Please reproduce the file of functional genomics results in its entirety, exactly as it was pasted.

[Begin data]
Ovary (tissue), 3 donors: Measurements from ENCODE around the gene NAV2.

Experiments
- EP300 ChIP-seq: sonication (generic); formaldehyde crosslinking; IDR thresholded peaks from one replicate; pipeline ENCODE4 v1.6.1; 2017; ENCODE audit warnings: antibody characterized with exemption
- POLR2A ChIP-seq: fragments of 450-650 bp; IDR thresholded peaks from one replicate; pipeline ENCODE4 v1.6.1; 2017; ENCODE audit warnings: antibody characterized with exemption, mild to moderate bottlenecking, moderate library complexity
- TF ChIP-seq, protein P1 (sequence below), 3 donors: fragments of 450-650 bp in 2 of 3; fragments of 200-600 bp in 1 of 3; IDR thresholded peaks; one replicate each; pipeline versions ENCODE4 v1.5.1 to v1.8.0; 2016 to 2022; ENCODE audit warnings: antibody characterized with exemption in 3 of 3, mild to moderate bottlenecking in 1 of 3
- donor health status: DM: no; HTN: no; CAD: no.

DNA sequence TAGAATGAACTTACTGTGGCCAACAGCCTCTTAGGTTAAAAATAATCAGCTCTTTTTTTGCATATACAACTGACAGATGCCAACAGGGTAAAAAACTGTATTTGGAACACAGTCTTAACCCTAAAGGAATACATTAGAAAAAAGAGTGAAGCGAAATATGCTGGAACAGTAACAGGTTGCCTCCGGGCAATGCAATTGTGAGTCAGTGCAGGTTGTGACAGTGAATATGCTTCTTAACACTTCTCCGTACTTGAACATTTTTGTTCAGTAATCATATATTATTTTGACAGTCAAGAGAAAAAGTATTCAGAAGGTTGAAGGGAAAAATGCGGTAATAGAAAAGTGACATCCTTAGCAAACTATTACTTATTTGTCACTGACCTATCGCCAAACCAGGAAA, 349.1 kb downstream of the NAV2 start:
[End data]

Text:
Ovary (tissue), 3 donors: Measurements from ENCODE around the gene NAV2.

Experiments
- EP300 ChIP-seq: sonication (generic); formaldehyde crosslinking; IDR thresholded peaks from one replicate; pipeline ENCODE4 v1.6.1; 2017; ENCODE audit warnings: antibody characterized with exemption
- POLR2A ChIP-seq: fragments of 450-650 bp; IDR thresholded peaks from one replicate; pipeline ENCODE4 v1.6.1; 2017; ENCODE audit warnings: antibody characterized with exemption, mild to moderate bottlenecking, moderate library complexity
- TF ChIP-seq, protein P1 (sequence below), 3 donors: fragments of 450-650 bp in 2 of 3; fragments of 200-600 bp in 1 of 3; IDR thresholded peaks; one replicate each; pipeline versions ENCODE4 v1.5.1 to v1.8.0; 2016 to 2022; ENCODE audit warnings: antibody characterized with exemption in 3 of 3, mild to moderate bottlenecking in 1 of 3
- donor health status: DM: no; HTN: no; CAD: no.

DNA sequence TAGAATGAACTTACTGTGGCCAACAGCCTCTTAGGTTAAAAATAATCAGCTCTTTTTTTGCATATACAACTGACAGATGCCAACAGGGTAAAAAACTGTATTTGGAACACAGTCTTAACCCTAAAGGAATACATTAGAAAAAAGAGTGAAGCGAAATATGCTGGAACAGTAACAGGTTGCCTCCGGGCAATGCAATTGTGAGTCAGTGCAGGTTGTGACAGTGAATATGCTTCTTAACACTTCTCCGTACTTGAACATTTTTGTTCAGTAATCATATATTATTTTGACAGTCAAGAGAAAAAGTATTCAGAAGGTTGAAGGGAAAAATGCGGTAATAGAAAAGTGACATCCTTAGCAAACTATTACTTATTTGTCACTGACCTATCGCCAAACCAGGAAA, 349.1 kb downstream of the NAV2 start: